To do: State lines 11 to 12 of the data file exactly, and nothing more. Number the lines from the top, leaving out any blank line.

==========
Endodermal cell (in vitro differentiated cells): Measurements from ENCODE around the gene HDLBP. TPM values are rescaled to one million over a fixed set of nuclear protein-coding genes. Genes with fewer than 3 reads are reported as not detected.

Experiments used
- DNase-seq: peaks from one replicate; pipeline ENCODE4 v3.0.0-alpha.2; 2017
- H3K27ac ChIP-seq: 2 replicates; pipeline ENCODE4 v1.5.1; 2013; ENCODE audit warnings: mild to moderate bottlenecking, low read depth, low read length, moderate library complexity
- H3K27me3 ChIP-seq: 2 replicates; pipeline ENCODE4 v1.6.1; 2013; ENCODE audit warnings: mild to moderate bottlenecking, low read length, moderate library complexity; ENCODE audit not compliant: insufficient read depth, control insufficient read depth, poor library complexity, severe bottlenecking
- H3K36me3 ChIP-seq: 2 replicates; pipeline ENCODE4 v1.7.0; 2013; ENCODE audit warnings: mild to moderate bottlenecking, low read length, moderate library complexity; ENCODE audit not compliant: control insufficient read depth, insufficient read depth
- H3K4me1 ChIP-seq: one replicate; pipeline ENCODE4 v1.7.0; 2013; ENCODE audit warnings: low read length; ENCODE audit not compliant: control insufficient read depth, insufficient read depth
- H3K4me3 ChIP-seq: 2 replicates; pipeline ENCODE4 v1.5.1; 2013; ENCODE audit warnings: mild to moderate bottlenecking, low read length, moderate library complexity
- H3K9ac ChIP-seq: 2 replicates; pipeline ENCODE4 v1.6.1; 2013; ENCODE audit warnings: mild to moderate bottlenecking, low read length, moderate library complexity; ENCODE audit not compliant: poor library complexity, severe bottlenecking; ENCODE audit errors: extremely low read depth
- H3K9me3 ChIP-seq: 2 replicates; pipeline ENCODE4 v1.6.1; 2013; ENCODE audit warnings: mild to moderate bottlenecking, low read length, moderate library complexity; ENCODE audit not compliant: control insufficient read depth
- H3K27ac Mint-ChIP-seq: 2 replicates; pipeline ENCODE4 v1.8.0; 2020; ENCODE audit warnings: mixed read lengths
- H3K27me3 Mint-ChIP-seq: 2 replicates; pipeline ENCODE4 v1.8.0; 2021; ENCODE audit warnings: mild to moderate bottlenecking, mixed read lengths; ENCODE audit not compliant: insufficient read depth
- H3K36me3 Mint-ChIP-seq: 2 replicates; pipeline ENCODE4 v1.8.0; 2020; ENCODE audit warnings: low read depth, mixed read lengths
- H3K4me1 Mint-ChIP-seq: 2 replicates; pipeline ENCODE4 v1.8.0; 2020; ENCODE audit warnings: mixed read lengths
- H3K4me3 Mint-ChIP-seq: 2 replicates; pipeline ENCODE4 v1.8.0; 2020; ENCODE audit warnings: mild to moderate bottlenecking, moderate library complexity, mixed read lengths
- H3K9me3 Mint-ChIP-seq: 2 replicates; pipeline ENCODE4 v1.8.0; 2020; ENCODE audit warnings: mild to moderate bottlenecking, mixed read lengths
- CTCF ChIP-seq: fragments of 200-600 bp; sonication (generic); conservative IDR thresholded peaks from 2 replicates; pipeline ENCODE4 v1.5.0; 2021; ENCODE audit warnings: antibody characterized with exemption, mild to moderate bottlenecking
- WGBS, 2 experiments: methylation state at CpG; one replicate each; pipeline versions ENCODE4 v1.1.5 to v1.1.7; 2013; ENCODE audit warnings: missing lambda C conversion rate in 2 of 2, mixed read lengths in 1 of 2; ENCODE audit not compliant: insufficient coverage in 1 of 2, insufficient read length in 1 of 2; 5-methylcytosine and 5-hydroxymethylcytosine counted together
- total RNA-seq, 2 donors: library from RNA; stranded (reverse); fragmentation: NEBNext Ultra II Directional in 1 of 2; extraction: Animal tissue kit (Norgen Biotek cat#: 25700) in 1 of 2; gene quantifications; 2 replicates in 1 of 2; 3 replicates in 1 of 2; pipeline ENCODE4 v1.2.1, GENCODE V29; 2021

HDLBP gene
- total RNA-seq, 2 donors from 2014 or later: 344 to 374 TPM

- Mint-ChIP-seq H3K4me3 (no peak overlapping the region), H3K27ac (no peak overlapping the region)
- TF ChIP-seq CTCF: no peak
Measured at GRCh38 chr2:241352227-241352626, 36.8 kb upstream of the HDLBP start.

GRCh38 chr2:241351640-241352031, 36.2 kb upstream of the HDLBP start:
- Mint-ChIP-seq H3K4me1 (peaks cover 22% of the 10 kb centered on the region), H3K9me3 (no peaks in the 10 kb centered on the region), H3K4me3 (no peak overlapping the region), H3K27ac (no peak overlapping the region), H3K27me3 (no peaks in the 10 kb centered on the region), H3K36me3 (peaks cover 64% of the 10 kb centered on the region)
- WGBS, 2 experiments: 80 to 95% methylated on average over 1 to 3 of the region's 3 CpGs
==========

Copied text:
- H3K27ac Mint-ChIP-seq: 2 replicates; pipeline ENCODE4 v1.8.0; 2020; ENCODE audit warnings: mixed read lengths
- H3K27me3 Mint-ChIP-seq: 2 replicates; pipeline ENCODE4 v1.8.0; 2021; ENCODE audit warnings: mild to moderate bottlenecking, mixed read lengths; ENCODE audit not compliant: insufficient read depth